Universities and colleges most likely contribute to the teaching of future graduate students in ecology were selected by using the following 3 methods. First, the US News and World Report's "Best Graduate Schools" website was used to identify the top ten Ecology and Evolutionary Biology graduate schools in the United States in 2010. Second, the website www.PhDs.org was used to collate a list of graduate schools in ecology with high National Research Council (NRC) Quality Measures. The NRC Quality Measure was set to priority five out of a possible five with all other priorities set to zero (not considered). Third, the same method as method two was used, except that the priority was set to five for Research Quality of the institution. And lastly, we obtained a list of the NSF Graduate Research Fellowship recipients for 2006 to 2010 for the life sciences. We removed the following areas of study: biochemistry, biophysics, cell biology, computational biology, developmental biology, genetics, immunology, molecular biology, neurosciences, and nutrition. The number of awards per institution were tallied and the Carnegie Classification system was used to determine whether schools were Research Universities (RU) or Baccalaureate/Arts and Sciences (BAS) institutions. BAS institutions with more than 4 awards were used in the survey. Based on these methods, a list of 51 target institutions were generated for the survey.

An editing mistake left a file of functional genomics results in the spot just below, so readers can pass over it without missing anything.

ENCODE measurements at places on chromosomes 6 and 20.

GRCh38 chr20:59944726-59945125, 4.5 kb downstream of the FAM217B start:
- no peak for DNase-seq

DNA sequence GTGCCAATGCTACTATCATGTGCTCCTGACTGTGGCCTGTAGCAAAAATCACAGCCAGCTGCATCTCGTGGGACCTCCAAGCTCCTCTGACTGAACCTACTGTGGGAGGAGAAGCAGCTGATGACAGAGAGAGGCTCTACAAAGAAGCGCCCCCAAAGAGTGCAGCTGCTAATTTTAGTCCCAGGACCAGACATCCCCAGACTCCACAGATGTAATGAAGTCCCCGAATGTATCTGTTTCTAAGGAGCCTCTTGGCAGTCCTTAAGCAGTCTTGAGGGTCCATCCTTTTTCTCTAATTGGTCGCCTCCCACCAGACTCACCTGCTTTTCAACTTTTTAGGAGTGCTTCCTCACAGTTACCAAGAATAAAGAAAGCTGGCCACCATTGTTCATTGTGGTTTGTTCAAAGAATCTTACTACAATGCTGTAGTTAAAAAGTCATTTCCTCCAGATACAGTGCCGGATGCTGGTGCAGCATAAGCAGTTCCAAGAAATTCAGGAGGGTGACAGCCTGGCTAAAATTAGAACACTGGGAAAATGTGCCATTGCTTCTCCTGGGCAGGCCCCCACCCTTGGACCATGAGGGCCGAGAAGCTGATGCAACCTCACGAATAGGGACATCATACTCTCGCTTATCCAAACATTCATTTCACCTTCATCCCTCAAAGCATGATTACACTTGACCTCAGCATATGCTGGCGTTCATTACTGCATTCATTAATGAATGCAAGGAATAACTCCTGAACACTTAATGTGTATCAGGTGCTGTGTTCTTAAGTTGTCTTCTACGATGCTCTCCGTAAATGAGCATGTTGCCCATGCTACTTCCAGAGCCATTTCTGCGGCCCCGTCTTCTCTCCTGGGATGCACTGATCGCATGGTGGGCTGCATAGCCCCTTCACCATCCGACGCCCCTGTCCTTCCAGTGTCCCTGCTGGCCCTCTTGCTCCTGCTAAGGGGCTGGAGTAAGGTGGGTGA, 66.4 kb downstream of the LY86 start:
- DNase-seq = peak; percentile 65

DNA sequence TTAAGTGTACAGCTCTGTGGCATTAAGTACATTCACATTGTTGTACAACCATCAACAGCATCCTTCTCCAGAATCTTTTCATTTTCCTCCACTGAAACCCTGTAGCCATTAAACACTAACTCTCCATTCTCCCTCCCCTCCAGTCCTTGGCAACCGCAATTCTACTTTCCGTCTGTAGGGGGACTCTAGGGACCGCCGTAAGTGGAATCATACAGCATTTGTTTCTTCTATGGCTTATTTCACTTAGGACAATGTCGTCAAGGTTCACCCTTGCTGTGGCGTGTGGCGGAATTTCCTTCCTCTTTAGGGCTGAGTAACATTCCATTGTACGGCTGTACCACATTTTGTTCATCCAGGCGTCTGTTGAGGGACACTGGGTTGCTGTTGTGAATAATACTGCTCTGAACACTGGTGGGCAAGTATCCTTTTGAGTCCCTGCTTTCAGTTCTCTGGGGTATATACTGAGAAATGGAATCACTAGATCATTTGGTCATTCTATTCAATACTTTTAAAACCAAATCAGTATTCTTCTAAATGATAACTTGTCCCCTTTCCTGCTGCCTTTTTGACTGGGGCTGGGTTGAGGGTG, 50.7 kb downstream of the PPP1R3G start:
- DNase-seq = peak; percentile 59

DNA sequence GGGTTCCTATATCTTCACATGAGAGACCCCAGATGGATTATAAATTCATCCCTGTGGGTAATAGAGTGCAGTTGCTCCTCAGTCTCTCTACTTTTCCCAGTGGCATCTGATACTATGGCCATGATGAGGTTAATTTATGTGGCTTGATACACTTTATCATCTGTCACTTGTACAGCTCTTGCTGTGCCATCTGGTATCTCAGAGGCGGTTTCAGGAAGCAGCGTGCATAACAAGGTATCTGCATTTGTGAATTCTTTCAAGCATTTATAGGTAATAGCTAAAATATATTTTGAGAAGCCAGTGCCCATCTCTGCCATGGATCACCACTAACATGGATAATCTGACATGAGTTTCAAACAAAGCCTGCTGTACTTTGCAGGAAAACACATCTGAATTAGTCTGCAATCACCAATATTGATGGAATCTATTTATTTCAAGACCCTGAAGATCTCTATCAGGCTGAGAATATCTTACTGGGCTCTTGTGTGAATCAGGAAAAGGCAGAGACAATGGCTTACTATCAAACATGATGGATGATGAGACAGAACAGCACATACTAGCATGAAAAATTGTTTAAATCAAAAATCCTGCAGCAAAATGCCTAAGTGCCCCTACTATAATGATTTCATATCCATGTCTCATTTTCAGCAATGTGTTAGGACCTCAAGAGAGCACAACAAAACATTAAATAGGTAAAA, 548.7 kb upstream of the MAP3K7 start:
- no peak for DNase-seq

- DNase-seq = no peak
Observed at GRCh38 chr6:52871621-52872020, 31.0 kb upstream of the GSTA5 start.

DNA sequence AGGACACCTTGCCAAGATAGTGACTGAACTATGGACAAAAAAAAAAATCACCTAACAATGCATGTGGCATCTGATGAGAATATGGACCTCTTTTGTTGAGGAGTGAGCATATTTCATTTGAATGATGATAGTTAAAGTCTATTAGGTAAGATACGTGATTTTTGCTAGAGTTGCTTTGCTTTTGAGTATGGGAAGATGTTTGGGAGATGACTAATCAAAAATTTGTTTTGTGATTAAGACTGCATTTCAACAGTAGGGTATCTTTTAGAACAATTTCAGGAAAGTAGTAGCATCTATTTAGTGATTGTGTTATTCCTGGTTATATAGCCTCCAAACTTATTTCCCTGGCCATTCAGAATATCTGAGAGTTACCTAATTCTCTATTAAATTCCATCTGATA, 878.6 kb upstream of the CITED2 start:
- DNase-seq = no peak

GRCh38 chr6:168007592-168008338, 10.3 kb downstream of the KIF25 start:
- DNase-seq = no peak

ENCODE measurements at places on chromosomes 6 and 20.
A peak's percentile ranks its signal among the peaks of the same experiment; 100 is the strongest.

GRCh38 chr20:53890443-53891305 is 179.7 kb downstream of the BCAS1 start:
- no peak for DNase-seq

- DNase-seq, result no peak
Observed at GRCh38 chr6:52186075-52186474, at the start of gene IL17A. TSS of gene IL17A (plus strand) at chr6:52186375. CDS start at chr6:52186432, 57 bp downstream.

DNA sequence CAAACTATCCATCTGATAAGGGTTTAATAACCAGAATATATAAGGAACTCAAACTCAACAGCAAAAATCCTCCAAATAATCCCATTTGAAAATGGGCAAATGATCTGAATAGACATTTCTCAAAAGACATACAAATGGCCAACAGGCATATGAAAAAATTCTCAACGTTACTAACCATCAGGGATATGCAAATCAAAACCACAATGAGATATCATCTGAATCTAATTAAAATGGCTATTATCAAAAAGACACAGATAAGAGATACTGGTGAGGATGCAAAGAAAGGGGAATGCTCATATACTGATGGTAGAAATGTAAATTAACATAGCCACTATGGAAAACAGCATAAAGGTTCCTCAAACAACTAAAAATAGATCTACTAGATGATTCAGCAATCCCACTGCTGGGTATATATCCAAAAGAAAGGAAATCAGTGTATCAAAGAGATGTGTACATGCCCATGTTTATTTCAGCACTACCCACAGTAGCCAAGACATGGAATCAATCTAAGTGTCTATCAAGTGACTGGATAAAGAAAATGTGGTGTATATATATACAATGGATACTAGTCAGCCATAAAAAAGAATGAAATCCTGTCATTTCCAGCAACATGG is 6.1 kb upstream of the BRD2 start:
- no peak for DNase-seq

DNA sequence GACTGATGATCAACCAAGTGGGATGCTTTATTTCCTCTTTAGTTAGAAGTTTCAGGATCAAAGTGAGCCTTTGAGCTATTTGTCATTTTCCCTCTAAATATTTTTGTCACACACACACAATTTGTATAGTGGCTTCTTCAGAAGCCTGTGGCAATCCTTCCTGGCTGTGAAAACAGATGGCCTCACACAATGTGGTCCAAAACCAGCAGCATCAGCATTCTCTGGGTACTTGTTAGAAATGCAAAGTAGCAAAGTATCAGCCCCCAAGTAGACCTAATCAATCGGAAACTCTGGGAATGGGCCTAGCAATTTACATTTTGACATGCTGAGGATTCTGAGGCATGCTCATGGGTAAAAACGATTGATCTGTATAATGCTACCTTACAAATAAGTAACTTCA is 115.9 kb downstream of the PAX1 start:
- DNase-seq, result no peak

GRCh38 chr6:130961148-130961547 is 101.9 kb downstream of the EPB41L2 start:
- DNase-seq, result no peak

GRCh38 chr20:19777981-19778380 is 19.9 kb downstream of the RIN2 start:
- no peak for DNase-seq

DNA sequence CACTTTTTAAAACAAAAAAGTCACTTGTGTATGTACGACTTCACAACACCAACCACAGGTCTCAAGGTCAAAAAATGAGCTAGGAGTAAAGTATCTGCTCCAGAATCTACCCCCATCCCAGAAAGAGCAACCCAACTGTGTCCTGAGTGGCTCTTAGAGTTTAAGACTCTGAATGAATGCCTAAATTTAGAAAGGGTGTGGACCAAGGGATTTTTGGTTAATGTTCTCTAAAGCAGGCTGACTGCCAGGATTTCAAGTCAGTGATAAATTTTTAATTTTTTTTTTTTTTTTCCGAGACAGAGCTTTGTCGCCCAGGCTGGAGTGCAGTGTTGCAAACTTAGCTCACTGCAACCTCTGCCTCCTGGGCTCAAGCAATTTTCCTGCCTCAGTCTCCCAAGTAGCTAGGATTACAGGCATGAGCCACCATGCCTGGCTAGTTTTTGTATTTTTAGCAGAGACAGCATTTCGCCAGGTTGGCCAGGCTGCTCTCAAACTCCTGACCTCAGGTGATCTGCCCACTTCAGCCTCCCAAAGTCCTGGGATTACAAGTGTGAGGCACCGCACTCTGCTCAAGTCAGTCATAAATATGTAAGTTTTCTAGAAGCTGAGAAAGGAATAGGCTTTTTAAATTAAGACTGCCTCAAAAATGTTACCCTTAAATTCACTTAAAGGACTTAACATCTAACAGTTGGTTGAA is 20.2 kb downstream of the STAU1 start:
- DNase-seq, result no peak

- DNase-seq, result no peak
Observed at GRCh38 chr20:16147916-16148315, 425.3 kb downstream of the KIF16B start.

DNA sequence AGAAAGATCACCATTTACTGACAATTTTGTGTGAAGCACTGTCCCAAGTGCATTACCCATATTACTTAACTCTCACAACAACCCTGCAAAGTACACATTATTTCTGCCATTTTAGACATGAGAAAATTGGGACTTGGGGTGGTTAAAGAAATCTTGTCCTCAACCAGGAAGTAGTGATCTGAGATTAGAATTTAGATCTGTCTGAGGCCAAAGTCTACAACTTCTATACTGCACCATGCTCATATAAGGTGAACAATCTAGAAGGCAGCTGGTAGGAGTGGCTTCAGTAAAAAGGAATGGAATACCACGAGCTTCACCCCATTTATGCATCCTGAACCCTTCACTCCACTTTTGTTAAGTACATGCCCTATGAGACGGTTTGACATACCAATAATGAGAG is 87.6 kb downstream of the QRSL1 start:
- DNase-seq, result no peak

Each institution's website was extensively searched to determine which course(s) were applicable for the survey. Fit was determined subjectively based on the course description, course requirements for ecology-related majors, and the academic department(s) housing the course. After the most appropriate course was identified, the department was contacted to verify that the course selected was appropriate for the survey. The person contacted was the department chair, the undergraduate course advisor, or a professor within the department.
The survey consisted of 33 questions that fell into four categories: (1) basic course characteristics, such as class size, laboratory components, reading materials, and prerequisites; (2) the extent to which data management is covered and use of data in the course; (3) instructor opinion about the importance of data management education for undergraduates and perceived barriers to teaching topics related to data management; and (4) instructor characteristics, including year of PhD, percentage of time teaching versus conducting research, and data sharing practices.
The survey was conducted online using Survey Monkey. Emails to instructors were sent out 29 March 2011 and the survey was closed 25 May 2011.